Posthumously deified. The name Meslamtaeda/Meslamtaea indeed is found as early as the list of gods from Fara while the name Nergal only begins to appear in the Akkadian period. The chill is setting in and the days are getting to be a quick fling of the Sun in a low arc over the south. These freedoms were accompanied by a major Assyrian cultural revival, and temples to the Assyrian national gods Ashur, Sin, Hadad, Ishtar, Ninurta, Tammuz and Shamash were once more dedicated throughout Assyria and Upper Mesopotamia during this period. Wikipedia, Mother goddess who appears in a number of ancient sources.
Later known as Ea in Akkadian and Babylonian mythology. A breakdown of some of my beliefs and orientations. Wikipedia, Ancient Mesopotamian patron god of literacy, the rational arts, scribes and wisdom. Mesopotamia.co.uk claims Ninurta was often shown running on the back of a monster with a lion’s body and scorpion’s tail.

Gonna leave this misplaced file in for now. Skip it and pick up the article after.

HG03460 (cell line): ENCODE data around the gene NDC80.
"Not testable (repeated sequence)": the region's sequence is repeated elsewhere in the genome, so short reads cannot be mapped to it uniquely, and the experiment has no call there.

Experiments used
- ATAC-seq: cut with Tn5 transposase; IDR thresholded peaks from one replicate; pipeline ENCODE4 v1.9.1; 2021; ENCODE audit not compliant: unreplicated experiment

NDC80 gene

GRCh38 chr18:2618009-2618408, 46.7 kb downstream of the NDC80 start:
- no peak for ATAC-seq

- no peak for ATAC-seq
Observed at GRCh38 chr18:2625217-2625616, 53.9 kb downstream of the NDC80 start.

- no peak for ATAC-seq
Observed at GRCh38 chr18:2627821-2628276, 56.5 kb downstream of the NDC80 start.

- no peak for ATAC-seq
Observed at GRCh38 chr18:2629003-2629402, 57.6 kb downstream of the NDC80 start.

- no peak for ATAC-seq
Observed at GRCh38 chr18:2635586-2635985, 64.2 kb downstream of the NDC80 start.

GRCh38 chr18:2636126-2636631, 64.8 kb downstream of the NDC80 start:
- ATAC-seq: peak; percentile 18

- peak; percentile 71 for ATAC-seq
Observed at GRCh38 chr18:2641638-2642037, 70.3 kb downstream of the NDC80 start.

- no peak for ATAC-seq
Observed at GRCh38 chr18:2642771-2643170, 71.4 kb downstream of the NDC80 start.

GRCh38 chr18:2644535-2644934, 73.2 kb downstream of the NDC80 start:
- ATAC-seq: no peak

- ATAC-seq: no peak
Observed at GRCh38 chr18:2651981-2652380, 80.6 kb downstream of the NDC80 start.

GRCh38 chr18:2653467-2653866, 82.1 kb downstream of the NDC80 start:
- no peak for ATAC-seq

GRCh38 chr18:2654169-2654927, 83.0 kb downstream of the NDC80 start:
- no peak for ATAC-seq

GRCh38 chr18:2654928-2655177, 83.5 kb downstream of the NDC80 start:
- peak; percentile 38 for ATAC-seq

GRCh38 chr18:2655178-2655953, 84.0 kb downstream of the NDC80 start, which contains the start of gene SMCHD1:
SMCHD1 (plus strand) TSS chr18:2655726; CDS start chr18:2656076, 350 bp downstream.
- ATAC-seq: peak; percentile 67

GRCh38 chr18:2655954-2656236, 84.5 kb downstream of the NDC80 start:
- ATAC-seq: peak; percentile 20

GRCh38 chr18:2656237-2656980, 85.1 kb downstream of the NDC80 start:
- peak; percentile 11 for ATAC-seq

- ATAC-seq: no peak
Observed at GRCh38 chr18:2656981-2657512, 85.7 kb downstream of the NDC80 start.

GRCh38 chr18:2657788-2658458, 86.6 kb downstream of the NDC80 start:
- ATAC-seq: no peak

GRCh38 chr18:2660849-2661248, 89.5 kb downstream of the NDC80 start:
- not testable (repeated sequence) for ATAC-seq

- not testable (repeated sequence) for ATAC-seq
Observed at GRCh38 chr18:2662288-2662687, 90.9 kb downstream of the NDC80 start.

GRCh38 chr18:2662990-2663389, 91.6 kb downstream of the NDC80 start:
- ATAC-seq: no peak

A quick introduction to the Summer Thunder Podcast, and its host, Mo Batchelor. Nergal is mentioned in the Hebrew Bible as the deity of the city of Cuth (Cuthah): "And the men of Babylon made Succoth-benoth, and the men of Cuth made Nergal" (2 Kings, 17:30). As Sositheus, writer of tragedies says, he had his home on Mount Helicon and took his pleasure in the company of the Musae, sometimes even following the pursuit of hunting. Another is that Pabilsag is situated within the course of the Milky Way: “where it abruptly rises from the southern regions close to the horizon into the higher reaches of the heavens. Nergal is mentioned in the Hebrew Bible as the deity of the city of Cuth (Cuthah): "And the men of Babylon made Succoth-benoth, and the men of Cuth made Nergal" (2 Kings, 17:30).According to the Talmudists, his emblem was a cockerel and Nergal means a "dunghill cock", although standard iconography pictured Nergal as a lion. Wikipedia, Ancient Mesopotamian god associated with shepherds, who was also the primary consort of the goddess Inanna .